When information becomes action: drivers of individuals' trust in broadcast versus peer‐to‐peer information in disaster response

Martin-Shields, Charles
External Publications (2019)

published on Disasters 43 (3), 612-633

DOI: https://doi.org/10.1111/disa.12349

Information and communications technology (ICT), primarily mobile telephones and social media, is increasingly important in crisis and disaster response in developing countries. This fact raises an important question: in an information environment that includes traditional media such as radio and television, who are the people that trust information from ICT enough to act on it during a disaster? Drawing on a case study of and original survey data from the island nation of the Independent State of Samoa, this paper yields insights into who uses new technologies, particularly mobile telephones, to make decisions at the local level during crises such as natural disasters, as well as the socio‐political factors that motivate their behaviour. The results add to the growing pool of knowledge on utilisation of ICT and new technologies in developing countries for disaster response, and provide practical information on the social and political factors that lead people to trust different information sources and media.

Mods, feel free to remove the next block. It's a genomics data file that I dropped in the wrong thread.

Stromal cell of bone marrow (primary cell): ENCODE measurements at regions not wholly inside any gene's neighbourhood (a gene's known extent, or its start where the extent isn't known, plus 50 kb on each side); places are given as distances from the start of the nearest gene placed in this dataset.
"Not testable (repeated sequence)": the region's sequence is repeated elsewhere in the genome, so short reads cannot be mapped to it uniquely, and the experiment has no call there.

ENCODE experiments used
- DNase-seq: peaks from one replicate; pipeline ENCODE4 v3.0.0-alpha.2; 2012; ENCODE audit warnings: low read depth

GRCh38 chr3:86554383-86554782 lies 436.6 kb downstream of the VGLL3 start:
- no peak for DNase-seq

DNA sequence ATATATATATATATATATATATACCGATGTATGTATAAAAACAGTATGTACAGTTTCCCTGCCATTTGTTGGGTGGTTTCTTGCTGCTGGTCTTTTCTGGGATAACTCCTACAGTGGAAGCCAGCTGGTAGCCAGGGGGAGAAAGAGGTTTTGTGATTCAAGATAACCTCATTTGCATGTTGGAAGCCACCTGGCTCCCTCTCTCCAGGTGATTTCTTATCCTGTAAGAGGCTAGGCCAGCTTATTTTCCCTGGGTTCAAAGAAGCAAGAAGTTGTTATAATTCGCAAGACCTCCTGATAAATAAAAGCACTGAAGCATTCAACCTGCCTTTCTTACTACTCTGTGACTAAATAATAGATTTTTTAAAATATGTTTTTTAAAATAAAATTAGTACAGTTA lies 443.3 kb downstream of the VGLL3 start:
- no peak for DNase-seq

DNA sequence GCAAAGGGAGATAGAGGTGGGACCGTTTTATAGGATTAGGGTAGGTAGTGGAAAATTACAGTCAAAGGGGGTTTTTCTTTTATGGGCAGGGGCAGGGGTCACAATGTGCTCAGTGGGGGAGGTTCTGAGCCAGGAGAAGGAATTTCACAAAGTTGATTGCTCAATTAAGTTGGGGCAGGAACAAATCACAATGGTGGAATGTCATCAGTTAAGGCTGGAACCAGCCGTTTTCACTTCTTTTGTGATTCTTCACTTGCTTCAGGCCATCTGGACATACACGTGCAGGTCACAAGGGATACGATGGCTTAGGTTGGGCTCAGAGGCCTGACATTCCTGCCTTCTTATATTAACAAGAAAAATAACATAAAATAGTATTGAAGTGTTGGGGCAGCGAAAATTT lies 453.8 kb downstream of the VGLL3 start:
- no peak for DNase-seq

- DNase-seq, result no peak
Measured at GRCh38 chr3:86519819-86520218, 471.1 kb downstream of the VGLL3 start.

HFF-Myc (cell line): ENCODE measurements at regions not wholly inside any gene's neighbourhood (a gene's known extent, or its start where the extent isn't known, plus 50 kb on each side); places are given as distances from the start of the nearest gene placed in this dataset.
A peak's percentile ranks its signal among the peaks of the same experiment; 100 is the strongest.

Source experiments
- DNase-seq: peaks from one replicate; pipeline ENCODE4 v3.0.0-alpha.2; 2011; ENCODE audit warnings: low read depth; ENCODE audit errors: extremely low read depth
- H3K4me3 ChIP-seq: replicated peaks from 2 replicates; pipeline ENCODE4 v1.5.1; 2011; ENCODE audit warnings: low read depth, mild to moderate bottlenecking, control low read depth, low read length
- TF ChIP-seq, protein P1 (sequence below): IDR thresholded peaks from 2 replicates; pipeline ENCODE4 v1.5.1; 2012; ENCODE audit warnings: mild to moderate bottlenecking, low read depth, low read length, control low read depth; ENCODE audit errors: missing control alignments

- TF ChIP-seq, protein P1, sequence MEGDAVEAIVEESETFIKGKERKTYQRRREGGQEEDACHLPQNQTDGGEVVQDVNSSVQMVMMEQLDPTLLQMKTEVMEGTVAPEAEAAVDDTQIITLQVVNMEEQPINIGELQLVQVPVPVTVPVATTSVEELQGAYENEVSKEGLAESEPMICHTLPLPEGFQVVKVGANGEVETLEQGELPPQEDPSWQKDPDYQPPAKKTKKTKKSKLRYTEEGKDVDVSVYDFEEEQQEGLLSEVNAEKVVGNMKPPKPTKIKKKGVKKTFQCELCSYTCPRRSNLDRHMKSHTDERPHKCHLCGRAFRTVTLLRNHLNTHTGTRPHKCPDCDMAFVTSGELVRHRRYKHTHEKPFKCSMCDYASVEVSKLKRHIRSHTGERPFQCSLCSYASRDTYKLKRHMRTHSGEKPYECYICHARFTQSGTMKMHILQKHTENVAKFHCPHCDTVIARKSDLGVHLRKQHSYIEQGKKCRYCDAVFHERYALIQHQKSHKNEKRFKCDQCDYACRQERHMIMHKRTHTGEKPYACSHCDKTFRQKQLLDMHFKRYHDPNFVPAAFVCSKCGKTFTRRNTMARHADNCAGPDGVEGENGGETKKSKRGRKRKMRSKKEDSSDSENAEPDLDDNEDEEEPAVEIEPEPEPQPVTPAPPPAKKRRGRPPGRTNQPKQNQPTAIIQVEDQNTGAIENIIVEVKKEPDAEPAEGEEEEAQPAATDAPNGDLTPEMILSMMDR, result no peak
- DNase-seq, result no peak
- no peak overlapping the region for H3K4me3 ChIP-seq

About the author

Martin-Shields, Charles

Political Science


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